On the construction front, we got a new back door installed yesterday. This is kind of cool because the old one had obviously been chewed by a dog some time in its history, and the new one is all pretty. We also got new, highly water resistant material to replace the gypsum board that was removed from between our stud framing and the brick outside. This is really cool because now bugs can’t fly into my house through the open weep holes.
All around, it’s been a good few days on the reconstruction front.

Tuesday, May 19, 2009

itteh bitteh kitteh luvs

They didn't really do anything at my house today. We are waiting on replacement doors and a window that had to be ordered. Meanwhile, someone at icanhascheezburger has love for me and is looking out for my mental health.

funny pictures
moar funny pictures

Also, I must say that I know some of the most generous and caring people in the world.

Monday, May 18, 2009

The Evolution

I've decided to blog this process of rebuilding my house.  There are two reasons for this:

#1 - This is something I want to remember.  When the time comes for us to move out of this place and I become sad and burdened with nostalgia, I want to be able to look back and know what I am escaping. 

#2 - I'm kind of tired of telling the story over and over.  I don't resent anyone for asking - I'm glad you all care - but it has become one of those things that I can't escape. 

 "Is your house back together yet?" 

 "How is the house coming along?"

It's like when someone close to you dies and everyone you meet feels awkward and asks "How are you doing?" and you have the choice of lying and saying "Fine!" or telling them more than they want to hear.  Of course, some people really want to know how you are doing, but when you are broken, playing the social games that sort all that out is downright insufferable.  

I get that no one died.   This is not a tragedy.  But I do find myself worn out by trying to figure out what to say.  It wears me out to see someone who expected to hear "Great!" get a look of shock when I say "Well, they are almost done with the demo.  We have no walls."  It bites at me to inventory the details over and over in my head - to hide my emotion when I get to the parts I don't want to share and they don't want to hear, like throwing away the foosball table that we got for a wedding gift from hubby's best friends.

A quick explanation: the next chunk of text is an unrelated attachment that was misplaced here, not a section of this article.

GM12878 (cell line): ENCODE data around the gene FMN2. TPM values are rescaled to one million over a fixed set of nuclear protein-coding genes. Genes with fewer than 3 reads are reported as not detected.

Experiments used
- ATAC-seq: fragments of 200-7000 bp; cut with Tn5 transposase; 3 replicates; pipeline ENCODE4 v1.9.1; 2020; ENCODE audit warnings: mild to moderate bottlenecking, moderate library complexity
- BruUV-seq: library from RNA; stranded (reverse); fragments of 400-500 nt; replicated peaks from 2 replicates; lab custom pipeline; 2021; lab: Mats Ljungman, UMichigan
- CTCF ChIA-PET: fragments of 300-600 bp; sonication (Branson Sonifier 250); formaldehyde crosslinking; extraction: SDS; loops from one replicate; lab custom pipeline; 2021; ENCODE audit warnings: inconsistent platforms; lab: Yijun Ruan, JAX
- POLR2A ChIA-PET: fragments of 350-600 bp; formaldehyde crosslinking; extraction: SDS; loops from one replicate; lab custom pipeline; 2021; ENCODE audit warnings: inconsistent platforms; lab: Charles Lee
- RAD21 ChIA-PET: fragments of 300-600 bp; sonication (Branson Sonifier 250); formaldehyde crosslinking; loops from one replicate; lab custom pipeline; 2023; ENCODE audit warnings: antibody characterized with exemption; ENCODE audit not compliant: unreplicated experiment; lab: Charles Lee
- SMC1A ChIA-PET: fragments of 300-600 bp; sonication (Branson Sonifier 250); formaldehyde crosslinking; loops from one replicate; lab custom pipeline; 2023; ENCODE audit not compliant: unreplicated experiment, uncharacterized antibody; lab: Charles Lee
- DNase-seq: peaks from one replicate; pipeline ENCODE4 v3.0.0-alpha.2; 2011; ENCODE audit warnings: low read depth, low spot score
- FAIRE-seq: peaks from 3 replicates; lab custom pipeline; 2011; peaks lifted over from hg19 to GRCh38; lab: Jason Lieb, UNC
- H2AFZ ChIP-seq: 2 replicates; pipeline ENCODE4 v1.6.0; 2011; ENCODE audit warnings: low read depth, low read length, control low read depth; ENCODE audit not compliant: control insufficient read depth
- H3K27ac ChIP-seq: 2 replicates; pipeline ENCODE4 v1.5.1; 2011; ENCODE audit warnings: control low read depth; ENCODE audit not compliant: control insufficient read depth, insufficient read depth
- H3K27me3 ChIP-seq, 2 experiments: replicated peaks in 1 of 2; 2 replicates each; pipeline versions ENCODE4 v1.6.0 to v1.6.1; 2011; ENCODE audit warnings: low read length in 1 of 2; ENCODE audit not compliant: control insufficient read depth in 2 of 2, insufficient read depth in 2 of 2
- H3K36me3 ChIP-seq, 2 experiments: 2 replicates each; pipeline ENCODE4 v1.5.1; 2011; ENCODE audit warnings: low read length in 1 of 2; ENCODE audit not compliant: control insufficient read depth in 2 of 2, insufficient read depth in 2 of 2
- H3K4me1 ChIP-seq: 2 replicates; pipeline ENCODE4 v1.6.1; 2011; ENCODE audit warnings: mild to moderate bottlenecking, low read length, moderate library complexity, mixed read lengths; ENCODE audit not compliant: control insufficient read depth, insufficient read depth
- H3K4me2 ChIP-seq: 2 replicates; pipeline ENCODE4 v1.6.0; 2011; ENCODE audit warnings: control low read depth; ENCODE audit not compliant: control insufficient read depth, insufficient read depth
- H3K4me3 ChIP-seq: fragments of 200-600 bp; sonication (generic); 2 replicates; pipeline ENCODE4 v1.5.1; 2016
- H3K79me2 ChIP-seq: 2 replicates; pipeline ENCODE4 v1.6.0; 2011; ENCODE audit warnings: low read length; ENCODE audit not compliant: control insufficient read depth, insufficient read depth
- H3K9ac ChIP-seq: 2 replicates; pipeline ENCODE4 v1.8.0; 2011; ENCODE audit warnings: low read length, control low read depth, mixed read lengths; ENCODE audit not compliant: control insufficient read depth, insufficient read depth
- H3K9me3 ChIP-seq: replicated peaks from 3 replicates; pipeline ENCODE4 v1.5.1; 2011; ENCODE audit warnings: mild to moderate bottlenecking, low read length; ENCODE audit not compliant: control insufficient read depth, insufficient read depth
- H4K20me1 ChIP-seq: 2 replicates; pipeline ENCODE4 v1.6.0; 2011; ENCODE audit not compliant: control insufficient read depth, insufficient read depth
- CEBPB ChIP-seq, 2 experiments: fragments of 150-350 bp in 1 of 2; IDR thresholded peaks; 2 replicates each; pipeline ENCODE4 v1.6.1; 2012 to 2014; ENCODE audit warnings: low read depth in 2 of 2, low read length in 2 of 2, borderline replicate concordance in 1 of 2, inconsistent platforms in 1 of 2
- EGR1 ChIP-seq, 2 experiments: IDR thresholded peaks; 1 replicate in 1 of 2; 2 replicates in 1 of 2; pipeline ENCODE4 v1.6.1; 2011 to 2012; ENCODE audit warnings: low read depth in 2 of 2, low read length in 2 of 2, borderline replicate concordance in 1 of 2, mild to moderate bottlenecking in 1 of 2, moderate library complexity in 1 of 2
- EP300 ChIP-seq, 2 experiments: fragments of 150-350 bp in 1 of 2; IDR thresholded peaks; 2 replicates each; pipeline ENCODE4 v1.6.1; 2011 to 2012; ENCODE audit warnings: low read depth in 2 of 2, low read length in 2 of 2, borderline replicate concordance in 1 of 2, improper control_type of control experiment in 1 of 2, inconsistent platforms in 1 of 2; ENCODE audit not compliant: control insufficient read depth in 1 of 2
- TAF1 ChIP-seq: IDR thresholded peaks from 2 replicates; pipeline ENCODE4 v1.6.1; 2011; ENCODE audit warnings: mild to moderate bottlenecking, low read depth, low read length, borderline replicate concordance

So here's part 1:

It rained.  It rained on Monday night and almost came in our back door.  We went to bed with the forecasters saying the worst was passed.  Around 4 a.m., the storm woke up my husband.  He went downstairs and was back up in a flash saying "It's getting in."  

The water was coming in the front and back by then.  He worked really hard to save what he could.  I tried to help, but I was really pretty useless this time.  Isaac woke up screaming, and I went to comfort him.  We prayed.  I finally got him back to sleep, but by then, the water was up 6" inside.  We took some pictures, realized that there were electrical strips under the water, and went back to bed.  We had gotten around 10" of rain in 15 hours.

Around 6:00, the water had gone down enough that we could open the doors and start getting it out of our house.  We used brooms and shop vacs and towels to get things as dry as we could. By 10:00 or so, the street was passable and friends came to help us move out furniture and start cleaning what we could.  Almost everything was wet and went to the garage, which was also flooded.  I took the kids to daycare so they could have a more normal day.  The water damage guys (demo dudes) showed up around 3:00 and started opening up walls to dry out the insulation and framing.  Some friends had us over for dinner, but hubby had to stay home with the demo dudes.  They finished around 10:00 p.m.  We went to bed amidst the dull roar of fans, dehumidifiers, and HEPA filters at 10:30., and so ended Day One.

Sunday, May 17, 2009

Even When the Rain Falls

Even when the rain falls,
Even when the flood starts rising,
Even when the storm comes...

I am washed by the water...or so the song goes. I really love that song. It's not really about a literal rain storm or flood, but for me the figurative flood is not so much a metaphor as just a whole lot of water. In my house. From rain.